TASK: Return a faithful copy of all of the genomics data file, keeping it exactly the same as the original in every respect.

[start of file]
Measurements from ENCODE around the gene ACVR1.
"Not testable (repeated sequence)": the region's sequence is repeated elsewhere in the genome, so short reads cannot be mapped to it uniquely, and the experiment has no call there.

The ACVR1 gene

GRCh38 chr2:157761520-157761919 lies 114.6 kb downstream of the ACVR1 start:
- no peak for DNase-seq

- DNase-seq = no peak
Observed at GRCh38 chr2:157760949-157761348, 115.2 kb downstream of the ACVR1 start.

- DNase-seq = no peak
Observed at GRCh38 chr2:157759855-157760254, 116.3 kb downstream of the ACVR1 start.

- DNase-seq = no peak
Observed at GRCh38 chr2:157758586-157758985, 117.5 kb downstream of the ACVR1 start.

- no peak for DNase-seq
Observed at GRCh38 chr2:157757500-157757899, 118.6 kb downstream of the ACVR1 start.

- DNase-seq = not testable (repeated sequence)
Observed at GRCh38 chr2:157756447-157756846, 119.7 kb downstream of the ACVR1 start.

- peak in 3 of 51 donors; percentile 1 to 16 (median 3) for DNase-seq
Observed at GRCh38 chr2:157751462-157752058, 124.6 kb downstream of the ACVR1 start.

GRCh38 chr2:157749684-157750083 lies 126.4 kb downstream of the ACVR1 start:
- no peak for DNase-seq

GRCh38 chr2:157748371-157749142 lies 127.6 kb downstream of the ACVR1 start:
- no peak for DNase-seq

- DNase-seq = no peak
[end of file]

Measurements from ENCODE around the gene ACVR1.
"Not testable (repeated sequence)": the region's sequence is repeated elsewhere in the genome, so short reads cannot be mapped to it uniquely, and the experiment has no call there.

The ACVR1 gene

GRCh38 chr2:157761520-157761919 lies 114.6 kb downstream of the ACVR1 start:
- no peak for DNase-seq

- DNase-seq = no peak
Observed at GRCh38 chr2:157760949-157761348, 115.2 kb downstream of the ACVR1 start.

- DNase-seq = no peak
Observed at GRCh38 chr2:157759855-157760254, 116.3 kb downstream of the ACVR1 start.

- DNase-seq = no peak
Observed at GRCh38 chr2:157758586-157758985, 117.5 kb downstream of the ACVR1 start.

- no peak for DNase-seq
Observed at GRCh38 chr2:157757500-157757899, 118.6 kb downstream of the ACVR1 start.

- DNase-seq = not testable (repeated sequence)
Observed at GRCh38 chr2:157756447-157756846, 119.7 kb downstream of the ACVR1 start.

- peak in 3 of 51 donors; percentile 1 to 16 (median 3) for DNase-seq
Observed at GRCh38 chr2:157751462-157752058, 124.6 kb downstream of the ACVR1 start.

GRCh38 chr2:157749684-157750083 lies 126.4 kb downstream of the ACVR1 start:
- no peak for DNase-seq

GRCh38 chr2:157748371-157749142 lies 127.6 kb downstream of the ACVR1 start:
- no peak for DNase-seq

- DNase-seq = no peak